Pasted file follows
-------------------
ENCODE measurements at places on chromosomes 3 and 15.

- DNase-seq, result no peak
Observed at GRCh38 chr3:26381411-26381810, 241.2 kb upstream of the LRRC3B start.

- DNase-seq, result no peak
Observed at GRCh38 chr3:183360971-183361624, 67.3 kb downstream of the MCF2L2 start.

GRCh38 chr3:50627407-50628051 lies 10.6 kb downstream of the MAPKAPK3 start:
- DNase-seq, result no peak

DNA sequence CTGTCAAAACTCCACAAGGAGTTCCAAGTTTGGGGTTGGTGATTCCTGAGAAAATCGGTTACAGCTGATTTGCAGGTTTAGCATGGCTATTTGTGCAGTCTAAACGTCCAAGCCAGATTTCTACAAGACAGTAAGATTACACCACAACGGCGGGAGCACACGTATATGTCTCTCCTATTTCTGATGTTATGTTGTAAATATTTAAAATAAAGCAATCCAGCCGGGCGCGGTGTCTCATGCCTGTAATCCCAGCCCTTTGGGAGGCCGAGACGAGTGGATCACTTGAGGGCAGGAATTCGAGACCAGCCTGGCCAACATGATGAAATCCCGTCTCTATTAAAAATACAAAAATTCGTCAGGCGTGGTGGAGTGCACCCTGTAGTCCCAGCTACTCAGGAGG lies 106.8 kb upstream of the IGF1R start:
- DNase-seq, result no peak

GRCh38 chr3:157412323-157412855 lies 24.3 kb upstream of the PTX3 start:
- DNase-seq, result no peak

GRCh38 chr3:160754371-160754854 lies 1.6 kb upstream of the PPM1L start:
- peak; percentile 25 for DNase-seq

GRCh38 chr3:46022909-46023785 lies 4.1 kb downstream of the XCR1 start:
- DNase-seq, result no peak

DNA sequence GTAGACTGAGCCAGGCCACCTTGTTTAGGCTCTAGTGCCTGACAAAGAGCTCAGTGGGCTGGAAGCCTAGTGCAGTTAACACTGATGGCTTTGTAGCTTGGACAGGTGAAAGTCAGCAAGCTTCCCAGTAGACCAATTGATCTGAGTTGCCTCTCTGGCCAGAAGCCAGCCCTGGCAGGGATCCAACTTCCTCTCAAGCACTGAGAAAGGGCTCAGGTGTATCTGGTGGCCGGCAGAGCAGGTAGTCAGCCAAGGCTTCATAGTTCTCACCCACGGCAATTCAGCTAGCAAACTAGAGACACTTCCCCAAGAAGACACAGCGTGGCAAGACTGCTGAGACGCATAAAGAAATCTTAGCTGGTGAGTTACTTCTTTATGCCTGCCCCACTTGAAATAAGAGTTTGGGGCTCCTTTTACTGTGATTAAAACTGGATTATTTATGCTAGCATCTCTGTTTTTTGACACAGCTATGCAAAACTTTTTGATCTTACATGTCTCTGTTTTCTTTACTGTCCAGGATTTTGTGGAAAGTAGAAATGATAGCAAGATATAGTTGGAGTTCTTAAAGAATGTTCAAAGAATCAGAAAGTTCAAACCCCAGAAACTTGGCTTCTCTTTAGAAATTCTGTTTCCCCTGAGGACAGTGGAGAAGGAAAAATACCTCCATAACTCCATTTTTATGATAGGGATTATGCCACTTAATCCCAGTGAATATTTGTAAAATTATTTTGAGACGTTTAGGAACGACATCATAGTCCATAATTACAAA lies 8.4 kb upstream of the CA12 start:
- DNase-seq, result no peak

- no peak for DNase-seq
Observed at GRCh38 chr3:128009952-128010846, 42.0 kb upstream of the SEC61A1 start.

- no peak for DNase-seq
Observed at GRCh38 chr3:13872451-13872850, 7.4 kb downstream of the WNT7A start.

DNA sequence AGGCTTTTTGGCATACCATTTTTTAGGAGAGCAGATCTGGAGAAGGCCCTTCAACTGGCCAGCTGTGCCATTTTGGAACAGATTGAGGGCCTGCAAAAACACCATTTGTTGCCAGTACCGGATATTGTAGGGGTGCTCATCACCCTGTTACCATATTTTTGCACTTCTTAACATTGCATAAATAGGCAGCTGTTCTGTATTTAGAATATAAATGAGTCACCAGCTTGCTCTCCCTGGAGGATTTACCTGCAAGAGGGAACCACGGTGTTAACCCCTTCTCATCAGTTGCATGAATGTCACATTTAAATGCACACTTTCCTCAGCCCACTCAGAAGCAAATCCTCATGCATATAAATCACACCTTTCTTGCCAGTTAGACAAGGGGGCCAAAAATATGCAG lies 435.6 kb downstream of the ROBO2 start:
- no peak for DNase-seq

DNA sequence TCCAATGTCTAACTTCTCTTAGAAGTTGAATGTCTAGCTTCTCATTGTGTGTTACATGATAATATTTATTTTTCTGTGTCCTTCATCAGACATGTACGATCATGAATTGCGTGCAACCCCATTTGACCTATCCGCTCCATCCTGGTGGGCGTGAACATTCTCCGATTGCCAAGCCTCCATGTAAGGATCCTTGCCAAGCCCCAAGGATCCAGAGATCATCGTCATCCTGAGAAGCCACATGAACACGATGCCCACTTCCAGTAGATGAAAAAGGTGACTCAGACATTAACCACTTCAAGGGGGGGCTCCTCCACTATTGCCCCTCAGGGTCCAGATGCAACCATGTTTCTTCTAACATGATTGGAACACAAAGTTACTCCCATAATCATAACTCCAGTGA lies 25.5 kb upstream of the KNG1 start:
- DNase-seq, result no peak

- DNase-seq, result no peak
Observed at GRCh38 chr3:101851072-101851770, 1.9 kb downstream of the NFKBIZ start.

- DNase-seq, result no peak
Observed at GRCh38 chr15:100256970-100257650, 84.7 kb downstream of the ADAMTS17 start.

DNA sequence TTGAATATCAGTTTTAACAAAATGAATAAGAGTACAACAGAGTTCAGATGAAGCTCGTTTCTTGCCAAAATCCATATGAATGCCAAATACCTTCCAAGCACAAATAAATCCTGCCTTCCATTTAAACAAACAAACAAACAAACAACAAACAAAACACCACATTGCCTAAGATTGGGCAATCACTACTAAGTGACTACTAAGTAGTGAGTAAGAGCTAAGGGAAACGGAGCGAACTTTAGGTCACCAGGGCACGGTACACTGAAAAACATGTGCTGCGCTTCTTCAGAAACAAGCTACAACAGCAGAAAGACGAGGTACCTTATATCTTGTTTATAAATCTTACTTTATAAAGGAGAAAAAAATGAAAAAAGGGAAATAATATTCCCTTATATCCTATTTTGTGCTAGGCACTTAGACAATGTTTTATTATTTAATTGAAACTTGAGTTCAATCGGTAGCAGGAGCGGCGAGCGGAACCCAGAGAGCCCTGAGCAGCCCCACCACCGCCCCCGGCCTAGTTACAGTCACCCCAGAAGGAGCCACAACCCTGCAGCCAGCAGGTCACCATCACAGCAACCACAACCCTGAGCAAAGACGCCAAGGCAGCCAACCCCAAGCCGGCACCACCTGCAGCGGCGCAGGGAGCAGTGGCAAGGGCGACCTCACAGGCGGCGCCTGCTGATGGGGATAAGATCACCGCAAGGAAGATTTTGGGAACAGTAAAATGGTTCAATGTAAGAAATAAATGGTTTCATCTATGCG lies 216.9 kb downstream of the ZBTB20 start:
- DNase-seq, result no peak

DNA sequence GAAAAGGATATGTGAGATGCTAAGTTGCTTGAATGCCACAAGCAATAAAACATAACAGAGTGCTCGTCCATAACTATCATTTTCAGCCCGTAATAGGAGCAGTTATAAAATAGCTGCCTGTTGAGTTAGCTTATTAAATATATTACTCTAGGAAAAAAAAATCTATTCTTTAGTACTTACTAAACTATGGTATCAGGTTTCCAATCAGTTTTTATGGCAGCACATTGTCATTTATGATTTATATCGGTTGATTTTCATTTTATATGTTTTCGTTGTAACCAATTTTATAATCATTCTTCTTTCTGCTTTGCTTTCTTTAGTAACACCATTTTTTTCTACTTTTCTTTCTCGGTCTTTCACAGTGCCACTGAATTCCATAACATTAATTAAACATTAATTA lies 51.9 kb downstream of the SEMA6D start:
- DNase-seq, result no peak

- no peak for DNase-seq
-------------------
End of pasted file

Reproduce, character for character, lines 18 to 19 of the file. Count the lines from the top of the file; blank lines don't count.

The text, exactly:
- no peak for DNase-seq
Observed at GRCh38 chr3:128009952-128010846, 42.0 kb upstream of the SEC61A1 start.